Moreover, P(Risk|Impact) is calculated using the number of risks B1[x] in column A2, where A2 equals the impact. Finally, after calculating P(Risk), P(Impact), and P(Risk|Impact), this calculation is passed down to a function that uses the formula for the Bayes theorem and returns the output of the posterior probability.


Figure 3: The figure shows the logic for Algorithm steps 10 to 12; Source: Author’s own illustration.


Testing the output of prediction tool

In this section, The correctness of the output from the risk prediction application is validated using the manual method of calculating the Bayes theorem. The first step is to check the data points from the fact table in the SAC model, and the next step is to calculate the probabilities used in the Bayes theorem and then use these probabilities to get the final prediction.




Figure 4: It shows the output of the risk prediction tool based on given input; Source: Author’s own illustration.


As shown in the figure above (Figure 4), the tax risk prediction tool predicts that the hypothesis of impact being "High" for the risk type "compliance" and risk "Data Integrity" is 35%.


Figure 5: The figure shows the fact table data in the model; Source: Author’s own illustration.


Manual calculation: The manual calculation is required to check the correctness of the tool. The Bayes theorem requires the calculation of posterior probability (P(Impact|Risk)), which requires probabilities such as P(Risk), P(Impact), and P(Risk|Impact). The manual calculation of data points requires manually calculating each data point from the table. In the above figure (Figure 5), it can be seen that the total number of rows is equal to 19. The compliance risk "Data Integrity" comes up only three times, and the probability of the "Data Integrity" turning into a high impact risk is two times out of 19 rows, i.e., 2/19.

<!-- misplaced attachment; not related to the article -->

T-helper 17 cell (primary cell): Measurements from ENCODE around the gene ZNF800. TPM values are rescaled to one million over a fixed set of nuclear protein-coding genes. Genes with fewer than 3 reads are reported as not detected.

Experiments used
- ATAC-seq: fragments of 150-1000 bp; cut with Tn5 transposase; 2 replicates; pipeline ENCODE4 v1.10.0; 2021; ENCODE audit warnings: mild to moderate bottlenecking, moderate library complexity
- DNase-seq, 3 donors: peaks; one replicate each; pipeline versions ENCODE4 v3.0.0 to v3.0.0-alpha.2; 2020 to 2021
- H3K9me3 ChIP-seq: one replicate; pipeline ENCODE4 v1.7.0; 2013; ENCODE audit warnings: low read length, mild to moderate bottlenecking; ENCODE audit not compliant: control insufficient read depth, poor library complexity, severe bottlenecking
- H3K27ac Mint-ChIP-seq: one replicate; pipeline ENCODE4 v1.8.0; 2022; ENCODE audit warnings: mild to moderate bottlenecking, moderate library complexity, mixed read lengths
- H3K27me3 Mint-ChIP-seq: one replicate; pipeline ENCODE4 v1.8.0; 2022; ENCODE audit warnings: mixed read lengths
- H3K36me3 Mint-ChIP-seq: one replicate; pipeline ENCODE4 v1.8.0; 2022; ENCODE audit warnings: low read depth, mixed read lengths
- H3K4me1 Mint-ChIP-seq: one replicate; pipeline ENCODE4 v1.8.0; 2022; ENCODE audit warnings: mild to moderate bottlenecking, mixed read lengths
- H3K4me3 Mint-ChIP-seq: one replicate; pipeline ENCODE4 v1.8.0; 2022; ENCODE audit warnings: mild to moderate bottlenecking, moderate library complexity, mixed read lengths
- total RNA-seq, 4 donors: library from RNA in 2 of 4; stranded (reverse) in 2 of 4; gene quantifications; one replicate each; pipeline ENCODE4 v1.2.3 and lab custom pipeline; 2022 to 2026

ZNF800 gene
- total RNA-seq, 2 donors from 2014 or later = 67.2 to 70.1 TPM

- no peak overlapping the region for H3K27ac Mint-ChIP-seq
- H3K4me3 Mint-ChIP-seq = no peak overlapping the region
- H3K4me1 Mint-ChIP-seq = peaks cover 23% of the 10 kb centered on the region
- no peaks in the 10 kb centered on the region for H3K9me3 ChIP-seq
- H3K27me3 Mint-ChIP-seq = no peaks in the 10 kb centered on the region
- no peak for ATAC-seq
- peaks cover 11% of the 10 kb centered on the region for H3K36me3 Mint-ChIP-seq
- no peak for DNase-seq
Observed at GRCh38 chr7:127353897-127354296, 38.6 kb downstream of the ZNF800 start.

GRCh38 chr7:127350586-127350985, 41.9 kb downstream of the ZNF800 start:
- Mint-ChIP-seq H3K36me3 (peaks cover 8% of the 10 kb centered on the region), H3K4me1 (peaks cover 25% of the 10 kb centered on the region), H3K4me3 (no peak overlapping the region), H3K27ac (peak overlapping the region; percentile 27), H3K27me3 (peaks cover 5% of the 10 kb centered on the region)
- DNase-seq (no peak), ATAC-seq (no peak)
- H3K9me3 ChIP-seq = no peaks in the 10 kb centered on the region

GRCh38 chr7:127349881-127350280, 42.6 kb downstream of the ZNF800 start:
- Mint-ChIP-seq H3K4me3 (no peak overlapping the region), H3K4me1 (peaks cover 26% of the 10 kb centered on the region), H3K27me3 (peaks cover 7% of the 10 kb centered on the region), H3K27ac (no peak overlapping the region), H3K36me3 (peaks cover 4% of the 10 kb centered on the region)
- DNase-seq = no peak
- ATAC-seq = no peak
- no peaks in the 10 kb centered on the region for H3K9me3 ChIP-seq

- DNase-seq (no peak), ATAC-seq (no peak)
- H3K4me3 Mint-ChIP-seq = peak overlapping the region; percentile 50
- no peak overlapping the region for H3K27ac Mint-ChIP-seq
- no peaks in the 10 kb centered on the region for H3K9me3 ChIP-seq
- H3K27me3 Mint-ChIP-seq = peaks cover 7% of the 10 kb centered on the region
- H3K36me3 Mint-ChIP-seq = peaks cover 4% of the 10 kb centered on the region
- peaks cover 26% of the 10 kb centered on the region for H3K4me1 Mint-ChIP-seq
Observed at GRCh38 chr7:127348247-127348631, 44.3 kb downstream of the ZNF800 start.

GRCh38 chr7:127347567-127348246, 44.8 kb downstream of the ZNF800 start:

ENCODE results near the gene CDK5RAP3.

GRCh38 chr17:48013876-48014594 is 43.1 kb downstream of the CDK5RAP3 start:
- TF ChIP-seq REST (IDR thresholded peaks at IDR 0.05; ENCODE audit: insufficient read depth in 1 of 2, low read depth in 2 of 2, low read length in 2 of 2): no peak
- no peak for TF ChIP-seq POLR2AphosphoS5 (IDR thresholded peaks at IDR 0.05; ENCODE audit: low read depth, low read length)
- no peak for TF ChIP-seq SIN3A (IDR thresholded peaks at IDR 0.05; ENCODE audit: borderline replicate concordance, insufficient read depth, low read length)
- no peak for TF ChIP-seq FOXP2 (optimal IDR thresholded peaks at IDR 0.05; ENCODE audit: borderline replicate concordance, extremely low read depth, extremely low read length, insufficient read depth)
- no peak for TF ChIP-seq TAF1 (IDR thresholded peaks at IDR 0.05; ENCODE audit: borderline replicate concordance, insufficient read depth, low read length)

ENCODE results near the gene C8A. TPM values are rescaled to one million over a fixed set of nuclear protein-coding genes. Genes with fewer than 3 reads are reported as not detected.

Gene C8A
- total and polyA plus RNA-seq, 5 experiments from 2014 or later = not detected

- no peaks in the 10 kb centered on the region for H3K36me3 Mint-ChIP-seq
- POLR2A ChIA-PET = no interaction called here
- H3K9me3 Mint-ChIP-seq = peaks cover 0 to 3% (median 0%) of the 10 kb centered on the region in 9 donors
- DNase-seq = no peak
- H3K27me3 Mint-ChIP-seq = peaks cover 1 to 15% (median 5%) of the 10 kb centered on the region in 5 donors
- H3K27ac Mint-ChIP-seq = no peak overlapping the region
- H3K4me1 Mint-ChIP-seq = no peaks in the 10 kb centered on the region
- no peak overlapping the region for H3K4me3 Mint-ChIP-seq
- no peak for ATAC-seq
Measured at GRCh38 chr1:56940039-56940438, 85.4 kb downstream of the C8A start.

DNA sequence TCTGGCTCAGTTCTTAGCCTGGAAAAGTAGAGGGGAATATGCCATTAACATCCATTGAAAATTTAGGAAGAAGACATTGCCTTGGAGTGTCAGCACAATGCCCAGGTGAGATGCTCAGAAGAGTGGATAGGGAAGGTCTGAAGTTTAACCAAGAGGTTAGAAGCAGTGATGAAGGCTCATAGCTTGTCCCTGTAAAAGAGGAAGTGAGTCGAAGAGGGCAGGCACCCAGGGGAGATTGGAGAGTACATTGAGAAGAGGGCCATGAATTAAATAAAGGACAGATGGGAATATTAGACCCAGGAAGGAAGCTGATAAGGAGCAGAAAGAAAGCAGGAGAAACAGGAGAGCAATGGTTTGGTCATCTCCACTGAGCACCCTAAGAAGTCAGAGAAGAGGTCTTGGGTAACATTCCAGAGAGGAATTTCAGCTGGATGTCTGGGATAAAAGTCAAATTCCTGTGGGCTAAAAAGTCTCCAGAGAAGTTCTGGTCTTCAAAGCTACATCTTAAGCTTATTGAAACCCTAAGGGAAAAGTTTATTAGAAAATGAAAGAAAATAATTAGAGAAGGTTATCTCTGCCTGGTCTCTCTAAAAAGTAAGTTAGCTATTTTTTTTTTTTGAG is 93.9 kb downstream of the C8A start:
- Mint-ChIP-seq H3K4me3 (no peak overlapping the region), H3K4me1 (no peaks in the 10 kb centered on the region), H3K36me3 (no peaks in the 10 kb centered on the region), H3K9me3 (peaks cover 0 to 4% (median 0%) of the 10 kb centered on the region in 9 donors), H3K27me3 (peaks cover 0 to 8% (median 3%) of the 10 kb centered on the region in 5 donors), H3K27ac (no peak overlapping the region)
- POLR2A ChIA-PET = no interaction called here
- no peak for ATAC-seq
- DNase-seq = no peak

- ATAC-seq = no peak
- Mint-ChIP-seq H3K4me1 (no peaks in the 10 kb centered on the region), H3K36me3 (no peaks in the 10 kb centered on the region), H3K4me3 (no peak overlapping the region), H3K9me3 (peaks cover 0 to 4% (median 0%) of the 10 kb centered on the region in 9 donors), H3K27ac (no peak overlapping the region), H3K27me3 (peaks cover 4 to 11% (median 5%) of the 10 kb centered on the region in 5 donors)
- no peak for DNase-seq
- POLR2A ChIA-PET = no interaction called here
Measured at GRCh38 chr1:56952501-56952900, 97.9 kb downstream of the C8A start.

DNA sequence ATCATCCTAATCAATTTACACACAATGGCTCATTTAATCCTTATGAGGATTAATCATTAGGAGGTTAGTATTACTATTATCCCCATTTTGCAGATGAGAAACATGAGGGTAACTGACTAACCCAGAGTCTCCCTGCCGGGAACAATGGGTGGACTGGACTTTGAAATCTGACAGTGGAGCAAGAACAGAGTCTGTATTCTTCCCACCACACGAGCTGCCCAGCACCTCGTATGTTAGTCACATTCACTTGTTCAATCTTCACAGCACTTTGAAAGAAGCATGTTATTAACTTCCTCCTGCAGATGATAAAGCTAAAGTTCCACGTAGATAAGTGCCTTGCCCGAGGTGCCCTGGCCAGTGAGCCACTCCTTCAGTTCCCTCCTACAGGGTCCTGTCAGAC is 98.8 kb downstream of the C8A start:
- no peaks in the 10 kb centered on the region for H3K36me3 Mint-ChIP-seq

P(H)= 10/19= 0.52
P(E)= 3/19= 0.157
P(E|H)= 22/19= .105
P(H|E)= (P(E|H)*P(H))/P(E)
=0.347 ~ 0.35 = 35%

Testing the AutoML capability of prediction tool

As discussed earlier, the Risk prediction tool may update the prediction values in real-time as new information is added to the database. This demonstration shows that the initial prediction value changes when new data is entered into the database.
In the below figure (Figure 6), It can be seen that the risk type is "Management", and the risk name is "Experienced tax people leaving the company". The probability of the impact of this risk being high is 52%.
New risk data is added to the database (Figure 7). The data added is only for the "Experienced tax people leaving the company", and the impact is set to High. as shown in the figure
The tax prediction tool updates the predicted value in real-time to 55% for the same risk type and risk name (Figure 8).
It demonstrates the tax risk prediction tool's capability to give a real-time prediction as the data changes in the database. The query automatically updates the result without retraining data. It shows the ability of AutoML in the SAC analytic application.

Figure 6:  It show the risk prediction based on the given input.


Figure 7: It shows adding new data using CRUD APIs; Source: Author’s own illustration



Figure 8: It shows the risk prediction based on the given input; Source: Author’s own illustration



This blog demonstrates that the SAC Analytic application allows the flexibility of creating applications with AutoML capabilities. The algorithm and the use case shown and discussed in this blog aren't limited to creating a risk prediction tool. The algorithm can leverage other machine learning algorithms (such as Naive Bayes Classifiers, Linear Regression, Multiple Regression etc.) to solve classification and regression problems.
Please share your thoughts and feedback in the comment. If you like this blog, please follow me for more similar content.


Further Reading:

  1. Creating a predictive analytic application using R in SAP Analytics Cloud